Allowing the earth’s forests to recover could cancel out a significant amount of humanity’s greenhouse gas emissions, according to new research.
The worldwide assessment of current and potential forestation estimates that letting saplings regrow on land where forests have been cleared would increase global forested area by one-third and remove 205 billion metric tons of carbon from the atmosphere. That’s two-thirds of the roughly 300 billion metric tons of carbon humans have put up there since the dawn of the Industrial Revolution.
“The point is that [reforestation is] so much more vastly powerful than anyone ever expected,” said Thomas Crowther, a professor of environmental systems science at ETH Zurich and a co-author of the paper. “By far, it’s the top climate change solution in terms of carbon storage potential.”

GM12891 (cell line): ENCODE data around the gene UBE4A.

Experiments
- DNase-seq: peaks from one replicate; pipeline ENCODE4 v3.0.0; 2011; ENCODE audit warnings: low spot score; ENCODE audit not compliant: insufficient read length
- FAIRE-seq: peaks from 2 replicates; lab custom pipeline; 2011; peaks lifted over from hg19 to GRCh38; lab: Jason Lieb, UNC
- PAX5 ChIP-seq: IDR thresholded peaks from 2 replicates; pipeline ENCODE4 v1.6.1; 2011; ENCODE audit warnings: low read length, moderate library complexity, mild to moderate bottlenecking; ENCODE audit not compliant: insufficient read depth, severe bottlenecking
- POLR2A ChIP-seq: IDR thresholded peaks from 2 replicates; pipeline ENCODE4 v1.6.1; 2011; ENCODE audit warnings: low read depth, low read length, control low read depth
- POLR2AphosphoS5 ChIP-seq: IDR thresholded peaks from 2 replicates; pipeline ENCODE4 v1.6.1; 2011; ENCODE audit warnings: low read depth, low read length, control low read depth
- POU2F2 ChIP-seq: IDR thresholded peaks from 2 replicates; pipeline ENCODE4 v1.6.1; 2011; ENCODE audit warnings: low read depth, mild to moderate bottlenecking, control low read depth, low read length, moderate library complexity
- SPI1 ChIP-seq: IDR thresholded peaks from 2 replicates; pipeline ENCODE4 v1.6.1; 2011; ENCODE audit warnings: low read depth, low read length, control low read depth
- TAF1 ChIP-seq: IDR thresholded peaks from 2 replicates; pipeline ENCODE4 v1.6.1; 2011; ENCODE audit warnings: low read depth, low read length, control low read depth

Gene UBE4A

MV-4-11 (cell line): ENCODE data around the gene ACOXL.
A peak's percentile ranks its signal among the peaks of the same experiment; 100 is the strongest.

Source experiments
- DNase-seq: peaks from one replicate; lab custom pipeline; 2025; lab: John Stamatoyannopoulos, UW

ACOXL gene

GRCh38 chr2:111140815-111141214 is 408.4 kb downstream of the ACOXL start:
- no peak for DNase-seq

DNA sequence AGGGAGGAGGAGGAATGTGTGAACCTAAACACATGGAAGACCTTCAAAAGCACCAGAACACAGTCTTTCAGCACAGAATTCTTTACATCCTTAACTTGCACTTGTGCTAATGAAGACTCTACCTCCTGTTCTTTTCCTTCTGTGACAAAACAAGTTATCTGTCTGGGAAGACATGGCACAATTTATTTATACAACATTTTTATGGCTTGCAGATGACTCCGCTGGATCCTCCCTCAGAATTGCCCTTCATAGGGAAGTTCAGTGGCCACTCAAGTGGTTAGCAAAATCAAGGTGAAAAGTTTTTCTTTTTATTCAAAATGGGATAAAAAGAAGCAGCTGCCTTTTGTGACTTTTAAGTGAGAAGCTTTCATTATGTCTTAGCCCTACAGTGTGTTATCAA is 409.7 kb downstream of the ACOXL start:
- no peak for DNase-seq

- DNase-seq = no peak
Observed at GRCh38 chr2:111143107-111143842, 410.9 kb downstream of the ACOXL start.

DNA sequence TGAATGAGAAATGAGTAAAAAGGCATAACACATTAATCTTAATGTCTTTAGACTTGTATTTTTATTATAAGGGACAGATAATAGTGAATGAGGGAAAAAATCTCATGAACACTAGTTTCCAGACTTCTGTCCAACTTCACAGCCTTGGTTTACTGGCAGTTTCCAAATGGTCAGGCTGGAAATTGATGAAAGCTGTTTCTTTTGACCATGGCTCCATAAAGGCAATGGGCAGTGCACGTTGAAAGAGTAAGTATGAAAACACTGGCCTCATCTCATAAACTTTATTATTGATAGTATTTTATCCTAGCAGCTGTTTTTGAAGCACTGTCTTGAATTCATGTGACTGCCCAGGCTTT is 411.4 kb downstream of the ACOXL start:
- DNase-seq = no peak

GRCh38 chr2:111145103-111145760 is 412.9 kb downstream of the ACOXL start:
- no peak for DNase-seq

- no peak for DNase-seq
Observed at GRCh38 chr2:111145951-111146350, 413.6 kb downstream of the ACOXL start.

Supporting natural systems should be a major component of any climate change mitigation strategy — in addition to deploying clean energy, switching to electric vehicles, and curbing consumption overall.
The challenges of such a massive reforestation effort are immense, however: Deforestation is still rampant and is accelerating in some parts of the world. Rather than building up forests as a resource to offset greenhouse gas emissions, we’re currently losing them, and emitting more carbon in the process.
- Appalachian pipeline emissions would be equal to 42 coal-fired power plants
- Can Grasslands, The Ecosystem Underdog, Play an Underground Role in Climate Solutions?
- China, Brazil, and the U.S. announce climate and clean energy goals
- China Will Pony Up $3.1 Billion to Help Poor Countries Fight Climate Change